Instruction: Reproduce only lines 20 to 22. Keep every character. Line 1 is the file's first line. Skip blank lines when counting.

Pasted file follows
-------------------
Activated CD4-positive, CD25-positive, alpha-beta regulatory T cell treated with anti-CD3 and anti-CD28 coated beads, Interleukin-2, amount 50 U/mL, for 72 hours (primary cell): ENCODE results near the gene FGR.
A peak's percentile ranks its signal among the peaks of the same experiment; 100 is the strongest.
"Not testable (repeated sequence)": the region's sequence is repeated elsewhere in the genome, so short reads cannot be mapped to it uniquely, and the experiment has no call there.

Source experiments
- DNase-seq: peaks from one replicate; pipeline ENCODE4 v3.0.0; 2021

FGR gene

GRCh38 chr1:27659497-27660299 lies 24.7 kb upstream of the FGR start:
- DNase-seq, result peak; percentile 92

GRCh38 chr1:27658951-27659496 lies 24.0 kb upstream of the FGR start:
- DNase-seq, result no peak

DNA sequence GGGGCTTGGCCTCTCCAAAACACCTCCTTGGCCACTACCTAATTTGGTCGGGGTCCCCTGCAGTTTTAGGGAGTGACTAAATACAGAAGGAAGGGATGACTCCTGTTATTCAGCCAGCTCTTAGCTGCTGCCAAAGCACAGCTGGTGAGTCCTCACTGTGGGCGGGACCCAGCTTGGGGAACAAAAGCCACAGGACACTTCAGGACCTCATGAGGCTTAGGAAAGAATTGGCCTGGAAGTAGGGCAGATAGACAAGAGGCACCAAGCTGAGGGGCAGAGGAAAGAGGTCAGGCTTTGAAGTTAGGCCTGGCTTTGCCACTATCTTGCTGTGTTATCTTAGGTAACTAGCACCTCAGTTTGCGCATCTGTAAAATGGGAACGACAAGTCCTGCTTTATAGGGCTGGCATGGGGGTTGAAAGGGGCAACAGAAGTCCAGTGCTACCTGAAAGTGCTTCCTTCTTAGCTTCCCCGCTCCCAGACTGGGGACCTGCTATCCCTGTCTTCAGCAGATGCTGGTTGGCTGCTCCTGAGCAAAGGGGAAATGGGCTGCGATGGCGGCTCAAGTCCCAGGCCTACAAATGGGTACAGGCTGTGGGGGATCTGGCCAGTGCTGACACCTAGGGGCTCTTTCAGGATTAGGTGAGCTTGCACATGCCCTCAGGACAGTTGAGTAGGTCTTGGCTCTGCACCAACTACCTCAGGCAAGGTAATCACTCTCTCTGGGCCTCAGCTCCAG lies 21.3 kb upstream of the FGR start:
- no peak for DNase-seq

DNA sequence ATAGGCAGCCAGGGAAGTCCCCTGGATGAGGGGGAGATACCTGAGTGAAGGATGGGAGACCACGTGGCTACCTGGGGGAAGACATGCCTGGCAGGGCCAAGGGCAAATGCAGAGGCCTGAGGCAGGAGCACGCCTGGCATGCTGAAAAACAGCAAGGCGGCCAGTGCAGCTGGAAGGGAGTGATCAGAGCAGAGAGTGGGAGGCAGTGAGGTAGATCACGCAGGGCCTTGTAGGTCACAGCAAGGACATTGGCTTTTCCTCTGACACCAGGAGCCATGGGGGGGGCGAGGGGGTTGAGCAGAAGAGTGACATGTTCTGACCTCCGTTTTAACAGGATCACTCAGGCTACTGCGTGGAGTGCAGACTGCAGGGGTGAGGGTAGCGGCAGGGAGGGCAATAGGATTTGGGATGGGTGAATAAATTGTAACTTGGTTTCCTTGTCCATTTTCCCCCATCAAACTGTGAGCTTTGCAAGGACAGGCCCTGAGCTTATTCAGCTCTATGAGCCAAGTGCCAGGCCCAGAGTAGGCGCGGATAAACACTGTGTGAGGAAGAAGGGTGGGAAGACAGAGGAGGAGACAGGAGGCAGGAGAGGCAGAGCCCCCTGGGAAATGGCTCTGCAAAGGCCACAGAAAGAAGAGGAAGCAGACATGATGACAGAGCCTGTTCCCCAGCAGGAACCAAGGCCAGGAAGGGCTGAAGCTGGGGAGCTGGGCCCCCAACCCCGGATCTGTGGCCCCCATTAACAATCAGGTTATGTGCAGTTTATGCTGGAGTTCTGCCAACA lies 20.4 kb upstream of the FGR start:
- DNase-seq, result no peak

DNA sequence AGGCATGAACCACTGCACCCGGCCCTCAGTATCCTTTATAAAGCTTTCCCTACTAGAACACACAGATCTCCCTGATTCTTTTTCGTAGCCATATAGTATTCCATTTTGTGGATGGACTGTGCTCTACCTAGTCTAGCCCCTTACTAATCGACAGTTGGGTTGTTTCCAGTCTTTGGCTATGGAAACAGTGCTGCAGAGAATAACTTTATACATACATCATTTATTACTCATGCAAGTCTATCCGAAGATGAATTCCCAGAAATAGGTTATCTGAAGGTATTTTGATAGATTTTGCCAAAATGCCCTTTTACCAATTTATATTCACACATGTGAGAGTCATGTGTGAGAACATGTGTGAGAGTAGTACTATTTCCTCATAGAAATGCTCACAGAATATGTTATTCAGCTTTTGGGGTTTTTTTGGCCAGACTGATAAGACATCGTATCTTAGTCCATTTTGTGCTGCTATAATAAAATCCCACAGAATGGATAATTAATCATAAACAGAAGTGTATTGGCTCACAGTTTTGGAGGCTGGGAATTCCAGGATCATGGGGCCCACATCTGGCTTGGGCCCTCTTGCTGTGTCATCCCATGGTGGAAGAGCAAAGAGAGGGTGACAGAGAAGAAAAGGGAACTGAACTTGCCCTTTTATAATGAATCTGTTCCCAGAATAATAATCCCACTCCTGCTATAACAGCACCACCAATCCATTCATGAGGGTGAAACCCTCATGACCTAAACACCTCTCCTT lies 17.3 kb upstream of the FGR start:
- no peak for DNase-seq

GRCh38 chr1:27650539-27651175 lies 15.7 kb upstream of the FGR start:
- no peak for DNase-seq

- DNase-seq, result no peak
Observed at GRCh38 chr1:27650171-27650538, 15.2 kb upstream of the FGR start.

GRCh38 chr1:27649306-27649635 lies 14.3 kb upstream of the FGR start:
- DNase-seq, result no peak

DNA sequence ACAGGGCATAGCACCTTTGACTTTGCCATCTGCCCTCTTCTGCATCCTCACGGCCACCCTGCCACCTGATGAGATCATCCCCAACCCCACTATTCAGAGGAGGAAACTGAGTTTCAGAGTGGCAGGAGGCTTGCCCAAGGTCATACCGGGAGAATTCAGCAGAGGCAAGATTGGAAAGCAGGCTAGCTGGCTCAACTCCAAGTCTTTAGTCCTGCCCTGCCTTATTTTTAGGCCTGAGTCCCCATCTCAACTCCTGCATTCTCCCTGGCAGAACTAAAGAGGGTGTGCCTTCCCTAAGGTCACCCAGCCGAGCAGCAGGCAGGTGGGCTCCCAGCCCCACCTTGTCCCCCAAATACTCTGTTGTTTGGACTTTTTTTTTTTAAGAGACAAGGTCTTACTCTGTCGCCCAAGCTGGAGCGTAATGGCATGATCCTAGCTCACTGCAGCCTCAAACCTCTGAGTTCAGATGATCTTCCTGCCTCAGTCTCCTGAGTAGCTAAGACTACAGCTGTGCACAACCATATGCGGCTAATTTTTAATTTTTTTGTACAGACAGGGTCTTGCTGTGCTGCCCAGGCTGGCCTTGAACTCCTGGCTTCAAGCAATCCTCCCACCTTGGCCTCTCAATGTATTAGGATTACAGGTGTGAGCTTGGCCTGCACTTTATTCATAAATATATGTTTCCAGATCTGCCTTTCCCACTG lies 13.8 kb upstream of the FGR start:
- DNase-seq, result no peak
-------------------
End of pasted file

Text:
Observed at GRCh38 chr1:27650171-27650538, 15.2 kb upstream of the FGR start.

GRCh38 chr1:27649306-27649635 lies 14.3 kb upstream of the FGR start:
- DNase-seq, result no peak